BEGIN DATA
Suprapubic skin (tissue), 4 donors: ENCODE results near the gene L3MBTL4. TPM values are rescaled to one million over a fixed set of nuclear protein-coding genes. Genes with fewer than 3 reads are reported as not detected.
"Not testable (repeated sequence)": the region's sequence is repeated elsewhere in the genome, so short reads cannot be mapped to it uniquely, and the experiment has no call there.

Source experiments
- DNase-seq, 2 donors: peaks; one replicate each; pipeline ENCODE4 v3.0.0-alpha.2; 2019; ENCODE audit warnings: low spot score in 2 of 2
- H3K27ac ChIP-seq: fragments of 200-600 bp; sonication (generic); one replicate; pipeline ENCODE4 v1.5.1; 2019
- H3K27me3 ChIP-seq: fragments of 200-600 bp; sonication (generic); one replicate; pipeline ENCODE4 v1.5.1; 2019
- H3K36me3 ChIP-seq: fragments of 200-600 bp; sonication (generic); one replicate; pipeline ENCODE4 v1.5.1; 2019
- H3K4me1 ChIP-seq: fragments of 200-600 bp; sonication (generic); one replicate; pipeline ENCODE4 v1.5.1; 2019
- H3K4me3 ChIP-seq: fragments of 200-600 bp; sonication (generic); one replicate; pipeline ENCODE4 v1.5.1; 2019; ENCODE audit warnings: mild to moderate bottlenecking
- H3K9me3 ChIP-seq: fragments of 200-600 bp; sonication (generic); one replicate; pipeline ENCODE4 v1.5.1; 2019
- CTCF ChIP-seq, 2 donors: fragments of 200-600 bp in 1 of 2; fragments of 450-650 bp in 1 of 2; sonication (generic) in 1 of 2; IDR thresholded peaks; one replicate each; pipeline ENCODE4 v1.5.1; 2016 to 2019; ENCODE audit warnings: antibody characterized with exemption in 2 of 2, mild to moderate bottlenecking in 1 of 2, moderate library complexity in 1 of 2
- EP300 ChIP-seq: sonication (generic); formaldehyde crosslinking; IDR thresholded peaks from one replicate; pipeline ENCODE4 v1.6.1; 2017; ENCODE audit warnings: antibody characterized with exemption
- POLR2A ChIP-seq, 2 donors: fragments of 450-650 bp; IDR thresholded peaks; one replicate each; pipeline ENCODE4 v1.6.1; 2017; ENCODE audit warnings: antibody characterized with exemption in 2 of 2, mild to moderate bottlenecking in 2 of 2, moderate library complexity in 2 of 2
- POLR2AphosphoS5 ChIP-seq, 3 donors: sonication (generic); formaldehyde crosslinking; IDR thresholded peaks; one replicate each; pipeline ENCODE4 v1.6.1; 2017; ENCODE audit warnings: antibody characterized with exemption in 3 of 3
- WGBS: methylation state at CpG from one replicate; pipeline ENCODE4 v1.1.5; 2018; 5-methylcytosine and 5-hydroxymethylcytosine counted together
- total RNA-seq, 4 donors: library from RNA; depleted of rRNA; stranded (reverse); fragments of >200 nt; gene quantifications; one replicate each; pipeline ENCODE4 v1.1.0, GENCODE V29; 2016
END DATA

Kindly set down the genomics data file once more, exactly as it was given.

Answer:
Suprapubic skin (tissue), 4 donors: ENCODE results near the gene L3MBTL4. TPM values are rescaled to one million over a fixed set of nuclear protein-coding genes. Genes with fewer than 3 reads are reported as not detected.
"Not testable (repeated sequence)": the region's sequence is repeated elsewhere in the genome, so short reads cannot be mapped to it uniquely, and the experiment has no call there.

Source experiments
- DNase-seq, 2 donors: peaks; one replicate each; pipeline ENCODE4 v3.0.0-alpha.2; 2019; ENCODE audit warnings: low spot score in 2 of 2
- H3K27ac ChIP-seq: fragments of 200-600 bp; sonication (generic); one replicate; pipeline ENCODE4 v1.5.1; 2019
- H3K27me3 ChIP-seq: fragments of 200-600 bp; sonication (generic); one replicate; pipeline ENCODE4 v1.5.1; 2019
- H3K36me3 ChIP-seq: fragments of 200-600 bp; sonication (generic); one replicate; pipeline ENCODE4 v1.5.1; 2019
- H3K4me1 ChIP-seq: fragments of 200-600 bp; sonication (generic); one replicate; pipeline ENCODE4 v1.5.1; 2019
- H3K4me3 ChIP-seq: fragments of 200-600 bp; sonication (generic); one replicate; pipeline ENCODE4 v1.5.1; 2019; ENCODE audit warnings: mild to moderate bottlenecking
- H3K9me3 ChIP-seq: fragments of 200-600 bp; sonication (generic); one replicate; pipeline ENCODE4 v1.5.1; 2019
- CTCF ChIP-seq, 2 donors: fragments of 200-600 bp in 1 of 2; fragments of 450-650 bp in 1 of 2; sonication (generic) in 1 of 2; IDR thresholded peaks; one replicate each; pipeline ENCODE4 v1.5.1; 2016 to 2019; ENCODE audit warnings: antibody characterized with exemption in 2 of 2, mild to moderate bottlenecking in 1 of 2, moderate library complexity in 1 of 2
- EP300 ChIP-seq: sonication (generic); formaldehyde crosslinking; IDR thresholded peaks from one replicate; pipeline ENCODE4 v1.6.1; 2017; ENCODE audit warnings: antibody characterized with exemption
- POLR2A ChIP-seq, 2 donors: fragments of 450-650 bp; IDR thresholded peaks; one replicate each; pipeline ENCODE4 v1.6.1; 2017; ENCODE audit warnings: antibody characterized with exemption in 2 of 2, mild to moderate bottlenecking in 2 of 2, moderate library complexity in 2 of 2
- POLR2AphosphoS5 ChIP-seq, 3 donors: sonication (generic); formaldehyde crosslinking; IDR thresholded peaks; one replicate each; pipeline ENCODE4 v1.6.1; 2017; ENCODE audit warnings: antibody characterized with exemption in 3 of 3
- WGBS: methylation state at CpG from one replicate; pipeline ENCODE4 v1.1.5; 2018; 5-methylcytosine and 5-hydroxymethylcytosine counted together
- total RNA-seq, 4 donors: library from RNA; depleted of rRNA; stranded (reverse); fragments of >200 nt; gene quantifications; one replicate each; pipeline ENCODE4 v1.1.0, GENCODE V29; 2016